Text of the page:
Cathay Pacific Airways, which is caught in the crosswinds between authorities in Beijing and anti-government protesters in Hong Kong, must put an end to “all forms of white terror”, trade unions in the Chinese-ruled city said on Friday.
The carrier has become the biggest corporate casualty of the protests after China demanded it suspend staff involved in, or who support, the demonstrations that have plunged the former British colony into a political crisis.
The Hong Kong Confederation of Trade Unions (HKCTU) called a news conference after the sudden dismissal of Rebecca Sy, the head of Cathay Dragon’s Airlines Flight Attendants’ Association, after a 17-year career.
Sy said she was fired, without explanation, after managers saw and confirmed her Facebook account. HKCTU said 14 people have been fired so far over the protests and called Sy’s dismissal a “blatant act of suppression”.
“All the employees are being frightened, not just cabin crews, but even the management,” Sy said. “My colleagues are all terrified because of its white terror.”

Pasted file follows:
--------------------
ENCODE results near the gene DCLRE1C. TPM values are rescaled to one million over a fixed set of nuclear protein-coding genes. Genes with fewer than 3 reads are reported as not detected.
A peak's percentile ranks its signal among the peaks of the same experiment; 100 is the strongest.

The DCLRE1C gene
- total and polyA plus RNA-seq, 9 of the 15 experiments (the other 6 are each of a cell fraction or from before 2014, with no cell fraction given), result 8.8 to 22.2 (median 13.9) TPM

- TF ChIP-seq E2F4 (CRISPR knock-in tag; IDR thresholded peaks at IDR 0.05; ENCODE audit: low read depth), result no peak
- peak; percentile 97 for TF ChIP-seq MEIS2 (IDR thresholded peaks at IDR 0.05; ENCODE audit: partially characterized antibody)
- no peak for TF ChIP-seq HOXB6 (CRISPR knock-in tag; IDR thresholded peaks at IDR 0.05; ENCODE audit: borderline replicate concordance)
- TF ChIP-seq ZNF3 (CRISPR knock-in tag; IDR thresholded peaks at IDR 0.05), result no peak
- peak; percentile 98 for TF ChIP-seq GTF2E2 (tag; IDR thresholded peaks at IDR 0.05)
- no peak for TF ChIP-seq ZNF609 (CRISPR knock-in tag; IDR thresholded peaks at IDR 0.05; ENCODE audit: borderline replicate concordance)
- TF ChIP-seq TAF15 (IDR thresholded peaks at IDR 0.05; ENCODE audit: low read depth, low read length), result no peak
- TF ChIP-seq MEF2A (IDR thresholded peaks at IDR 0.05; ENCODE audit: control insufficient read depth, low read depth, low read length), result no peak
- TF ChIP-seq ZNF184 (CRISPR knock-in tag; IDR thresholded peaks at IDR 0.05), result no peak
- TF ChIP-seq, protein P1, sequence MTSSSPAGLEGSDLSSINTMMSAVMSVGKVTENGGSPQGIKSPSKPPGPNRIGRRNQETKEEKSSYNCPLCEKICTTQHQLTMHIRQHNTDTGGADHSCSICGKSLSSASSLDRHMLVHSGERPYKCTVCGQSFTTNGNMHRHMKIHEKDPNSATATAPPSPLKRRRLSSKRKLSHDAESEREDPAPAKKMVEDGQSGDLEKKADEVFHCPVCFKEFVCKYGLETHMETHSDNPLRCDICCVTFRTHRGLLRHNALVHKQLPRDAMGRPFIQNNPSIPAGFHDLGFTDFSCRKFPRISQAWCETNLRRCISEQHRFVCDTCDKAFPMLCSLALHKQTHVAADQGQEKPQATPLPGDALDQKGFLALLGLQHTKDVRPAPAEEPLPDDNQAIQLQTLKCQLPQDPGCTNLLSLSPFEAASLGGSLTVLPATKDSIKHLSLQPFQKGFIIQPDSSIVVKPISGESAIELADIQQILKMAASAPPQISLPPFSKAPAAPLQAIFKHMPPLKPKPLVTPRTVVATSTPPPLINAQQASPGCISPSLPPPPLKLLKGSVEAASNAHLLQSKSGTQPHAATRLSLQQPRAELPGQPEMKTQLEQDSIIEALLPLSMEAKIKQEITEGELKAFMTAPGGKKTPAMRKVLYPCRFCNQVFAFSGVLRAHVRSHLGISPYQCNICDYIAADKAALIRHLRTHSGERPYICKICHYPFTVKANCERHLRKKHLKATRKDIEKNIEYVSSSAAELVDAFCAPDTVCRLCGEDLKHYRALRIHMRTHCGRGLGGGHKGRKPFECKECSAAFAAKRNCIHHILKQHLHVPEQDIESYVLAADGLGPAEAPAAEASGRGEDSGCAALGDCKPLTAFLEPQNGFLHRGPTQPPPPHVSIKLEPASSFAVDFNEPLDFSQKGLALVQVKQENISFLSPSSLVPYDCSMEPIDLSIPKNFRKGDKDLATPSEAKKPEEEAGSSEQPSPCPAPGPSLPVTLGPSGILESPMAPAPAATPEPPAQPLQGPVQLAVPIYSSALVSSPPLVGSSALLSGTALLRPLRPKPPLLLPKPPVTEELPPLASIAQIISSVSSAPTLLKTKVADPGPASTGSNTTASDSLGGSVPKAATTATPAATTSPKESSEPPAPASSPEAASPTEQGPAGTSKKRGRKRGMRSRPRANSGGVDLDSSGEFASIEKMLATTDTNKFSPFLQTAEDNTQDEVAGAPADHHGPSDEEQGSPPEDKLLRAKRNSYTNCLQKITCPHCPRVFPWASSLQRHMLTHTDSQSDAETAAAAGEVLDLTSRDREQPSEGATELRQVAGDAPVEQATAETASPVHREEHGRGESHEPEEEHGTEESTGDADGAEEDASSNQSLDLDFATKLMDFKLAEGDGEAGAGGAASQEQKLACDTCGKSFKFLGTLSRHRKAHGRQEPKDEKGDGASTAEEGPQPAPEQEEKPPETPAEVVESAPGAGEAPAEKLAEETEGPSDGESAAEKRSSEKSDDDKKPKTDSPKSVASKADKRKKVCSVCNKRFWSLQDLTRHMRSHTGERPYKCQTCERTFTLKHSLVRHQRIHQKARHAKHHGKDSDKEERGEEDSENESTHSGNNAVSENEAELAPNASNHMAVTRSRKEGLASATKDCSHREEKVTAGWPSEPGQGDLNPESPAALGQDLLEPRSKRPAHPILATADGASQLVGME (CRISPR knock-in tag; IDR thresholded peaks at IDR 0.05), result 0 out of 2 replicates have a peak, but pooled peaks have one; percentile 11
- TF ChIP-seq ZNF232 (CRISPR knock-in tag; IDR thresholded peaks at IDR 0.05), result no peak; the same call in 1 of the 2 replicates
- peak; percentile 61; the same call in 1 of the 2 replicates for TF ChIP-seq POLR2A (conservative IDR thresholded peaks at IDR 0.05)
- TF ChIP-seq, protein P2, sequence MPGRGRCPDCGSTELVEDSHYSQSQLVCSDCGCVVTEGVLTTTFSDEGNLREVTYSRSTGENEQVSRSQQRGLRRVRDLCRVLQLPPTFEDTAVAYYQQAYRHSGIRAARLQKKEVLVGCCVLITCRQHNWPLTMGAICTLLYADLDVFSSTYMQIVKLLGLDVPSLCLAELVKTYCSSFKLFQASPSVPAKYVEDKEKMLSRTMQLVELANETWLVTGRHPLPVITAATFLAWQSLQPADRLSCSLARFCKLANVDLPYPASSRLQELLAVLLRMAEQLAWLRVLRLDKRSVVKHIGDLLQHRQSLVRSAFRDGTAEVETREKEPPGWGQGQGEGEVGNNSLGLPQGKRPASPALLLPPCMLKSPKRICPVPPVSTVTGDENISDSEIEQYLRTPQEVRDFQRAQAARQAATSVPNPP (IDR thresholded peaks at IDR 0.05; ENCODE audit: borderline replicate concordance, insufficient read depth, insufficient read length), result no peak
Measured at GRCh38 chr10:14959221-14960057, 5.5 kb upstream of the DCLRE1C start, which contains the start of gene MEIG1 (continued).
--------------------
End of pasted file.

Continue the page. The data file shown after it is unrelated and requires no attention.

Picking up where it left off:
White “terror” is a common expression to describe anonymous acts that create a climate of fear.
Cathay Pacific did not immediately respond to a request by Reuters news agency for comment. Shares of the airline were down more than one percent, lagging a 0.6 percent gain in the benchmark Hang Seng Index.
Sy’s departure, which Cathay confirmed on Friday, follows last week’s shock resignation of Chief Executive Rupert Hogg, the highest-profile corporate casualty of the unrest.
Cathay pilots and cabin crew have described a campaign of political denunciations, sackings and telephone searches by Chinese aviation officials.
Recent weeks have been extremely challenging for its employees, the Hong Kong-based carrier, which is 30 percent owned by Air China, said in advance of Friday’s news conference.
“We thank all our dedicated staff who are committed to serving our customers in a professional manner,” said James Tong, its director of corporate affairs.
The demonstrations, which have occasionally shut the airport and businesses in the Asian financial hub, still have broad support, despite some violent clashes between police and protesters.
HKCTU said white “terror” loomed for the entire aviation industry and demanded that Sy be immediately reinstated.
Walking a tightrope between the protests and political masters in Beijing, many Hong Kong firms are opting to toe the Communist Party line to avoid potential repercussions following the experience of Cathay Pacific Airways.